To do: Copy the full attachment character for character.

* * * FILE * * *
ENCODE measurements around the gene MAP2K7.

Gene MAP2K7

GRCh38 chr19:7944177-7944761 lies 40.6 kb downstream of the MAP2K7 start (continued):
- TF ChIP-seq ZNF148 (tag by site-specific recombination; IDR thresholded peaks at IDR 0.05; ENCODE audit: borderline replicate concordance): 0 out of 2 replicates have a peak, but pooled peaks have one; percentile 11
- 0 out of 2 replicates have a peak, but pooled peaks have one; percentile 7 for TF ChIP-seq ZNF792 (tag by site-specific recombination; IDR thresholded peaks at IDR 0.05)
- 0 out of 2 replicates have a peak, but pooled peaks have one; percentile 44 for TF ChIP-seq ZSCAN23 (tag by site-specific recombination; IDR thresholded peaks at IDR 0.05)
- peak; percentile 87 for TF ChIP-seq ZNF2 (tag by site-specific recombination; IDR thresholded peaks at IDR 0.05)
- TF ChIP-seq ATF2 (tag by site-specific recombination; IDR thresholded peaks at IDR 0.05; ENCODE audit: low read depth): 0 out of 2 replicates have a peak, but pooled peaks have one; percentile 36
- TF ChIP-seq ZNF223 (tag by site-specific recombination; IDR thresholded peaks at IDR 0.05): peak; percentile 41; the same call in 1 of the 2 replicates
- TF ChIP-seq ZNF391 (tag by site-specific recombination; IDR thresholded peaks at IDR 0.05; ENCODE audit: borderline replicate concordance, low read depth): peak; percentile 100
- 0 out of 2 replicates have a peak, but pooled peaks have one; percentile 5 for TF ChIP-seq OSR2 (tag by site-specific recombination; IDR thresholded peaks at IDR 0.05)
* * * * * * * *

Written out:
ENCODE measurements around the gene MAP2K7.

Gene MAP2K7

GRCh38 chr19:7944177-7944761 lies 40.6 kb downstream of the MAP2K7 start (continued):
- TF ChIP-seq ZNF148 (tag by site-specific recombination; IDR thresholded peaks at IDR 0.05; ENCODE audit: borderline replicate concordance): 0 out of 2 replicates have a peak, but pooled peaks have one; percentile 11
- 0 out of 2 replicates have a peak, but pooled peaks have one; percentile 7 for TF ChIP-seq ZNF792 (tag by site-specific recombination; IDR thresholded peaks at IDR 0.05)
- 0 out of 2 replicates have a peak, but pooled peaks have one; percentile 44 for TF ChIP-seq ZSCAN23 (tag by site-specific recombination; IDR thresholded peaks at IDR 0.05)
- peak; percentile 87 for TF ChIP-seq ZNF2 (tag by site-specific recombination; IDR thresholded peaks at IDR 0.05)
- TF ChIP-seq ATF2 (tag by site-specific recombination; IDR thresholded peaks at IDR 0.05; ENCODE audit: low read depth): 0 out of 2 replicates have a peak, but pooled peaks have one; percentile 36
- TF ChIP-seq ZNF223 (tag by site-specific recombination; IDR thresholded peaks at IDR 0.05): peak; percentile 41; the same call in 1 of the 2 replicates
- TF ChIP-seq ZNF391 (tag by site-specific recombination; IDR thresholded peaks at IDR 0.05; ENCODE audit: borderline replicate concordance, low read depth): peak; percentile 100
- 0 out of 2 replicates have a peak, but pooled peaks have one; percentile 5 for TF ChIP-seq OSR2 (tag by site-specific recombination; IDR thresholded peaks at IDR 0.05)